Posted 30 Sep 2022

Dry separation or wet separation? A comparison in terms of efficiency and energy savings

Faced with skyrocketing energy prices, all companies are addressing the problem of reducing costs by increasing efficiency and saving energy in their production processes. Body shops and paint shops are no exception, considering that in car repair, painting is the most energy-intensive part.

Painting usually takes place inside a special booth and requires a high level of air filtration, both to ensure a healthy working environment for the operators and to avoid the dispersion of contaminants into the environment, and last but not least, to avoid contamination of the painted surfaces.

One of the steps of air filtration is overspray separation, i.e. that part of the sprayed paint that does not settle on the substrate to be painted. Wet overspray separation was the traditional method, and considering the life cycle of a spray booth, there are plants from 25 or 30 years ago that still use it. In the last decade, however, the dry overspray separation system has become the norm, and all operators who wish to contain energy consumption and improve plant efficiency are moving towards it, to reduce energy costs.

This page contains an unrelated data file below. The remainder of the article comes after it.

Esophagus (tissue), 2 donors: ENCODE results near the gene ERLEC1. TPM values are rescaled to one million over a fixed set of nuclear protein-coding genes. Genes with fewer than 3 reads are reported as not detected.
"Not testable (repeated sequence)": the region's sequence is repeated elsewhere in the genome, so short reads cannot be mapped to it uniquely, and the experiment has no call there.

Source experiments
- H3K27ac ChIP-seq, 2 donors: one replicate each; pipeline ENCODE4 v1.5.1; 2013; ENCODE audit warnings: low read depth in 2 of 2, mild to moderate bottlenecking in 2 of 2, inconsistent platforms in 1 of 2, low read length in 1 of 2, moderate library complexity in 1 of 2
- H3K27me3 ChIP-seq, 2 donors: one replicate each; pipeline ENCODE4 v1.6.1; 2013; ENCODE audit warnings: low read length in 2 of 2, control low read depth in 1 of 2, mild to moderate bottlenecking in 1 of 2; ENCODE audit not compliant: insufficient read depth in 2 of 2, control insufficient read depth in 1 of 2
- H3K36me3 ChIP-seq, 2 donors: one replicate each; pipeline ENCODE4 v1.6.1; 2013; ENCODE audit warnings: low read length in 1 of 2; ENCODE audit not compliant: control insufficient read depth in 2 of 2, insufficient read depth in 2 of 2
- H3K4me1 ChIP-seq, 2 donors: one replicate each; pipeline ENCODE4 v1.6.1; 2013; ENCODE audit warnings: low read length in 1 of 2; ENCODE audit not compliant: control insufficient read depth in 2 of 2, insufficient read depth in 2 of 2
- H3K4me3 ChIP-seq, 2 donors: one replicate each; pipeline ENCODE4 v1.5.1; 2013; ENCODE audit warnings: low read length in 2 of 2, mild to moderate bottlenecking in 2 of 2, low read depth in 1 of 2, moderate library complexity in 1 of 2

Dry separation and wet separation: the differences

Wet separation systems exploit the so-called wettability of particulate matter, preventing it from spreading into the workspace and outside. This is done through a water film fed by nebulizers and filters that separate water vapor from the air.

Conversely, booths with dry filtration systems have suction walls that, thanks to fans, force air through one or more layers of filtration, capturing smaller and smaller particles until the purified air is reintroduced.

The undeniable advantage of the water separation system is its consistency over time, whereas dry filtration systems present the problem of filter capacity decay due to clogging. One would think that in terms of efficiency, wet systems would still perform better. However, this is not the case.

I sistemi di separazione a secco utilizzati dai nostri Open Booth

Dry vs. wet: A comparison in terms of efficiency and energy savings

Dry filtration has now become the most popular option in many industries due to its flexibility, lower purchase and installation costs, ease of use and maintenance (no need for anti-foaming agents), and, last but not least, higher energy efficiency.

Modern dry filtration systems, such as the one in our Open Booth, can recycle up to 80 percent of the filtered air, reducing the energy needs for air conditioning and enabling a reduction in energy consumption of up to 60 percent compared to traditional wet filtration systems.

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